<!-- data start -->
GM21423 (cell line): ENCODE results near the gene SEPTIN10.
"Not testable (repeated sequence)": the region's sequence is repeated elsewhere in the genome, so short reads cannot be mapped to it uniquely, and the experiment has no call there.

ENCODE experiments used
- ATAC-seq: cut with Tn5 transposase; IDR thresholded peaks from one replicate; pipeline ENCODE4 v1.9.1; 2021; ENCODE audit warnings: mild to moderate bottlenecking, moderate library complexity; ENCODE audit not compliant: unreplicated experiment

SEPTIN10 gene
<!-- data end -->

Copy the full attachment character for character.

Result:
GM21423 (cell line): ENCODE results near the gene SEPTIN10.
"Not testable (repeated sequence)": the region's sequence is repeated elsewhere in the genome, so short reads cannot be mapped to it uniquely, and the experiment has no call there.

ENCODE experiments used
- ATAC-seq: cut with Tn5 transposase; IDR thresholded peaks from one replicate; pipeline ENCODE4 v1.9.1; 2021; ENCODE audit warnings: mild to moderate bottlenecking, moderate library complexity; ENCODE audit not compliant: unreplicated experiment

SEPTIN10 gene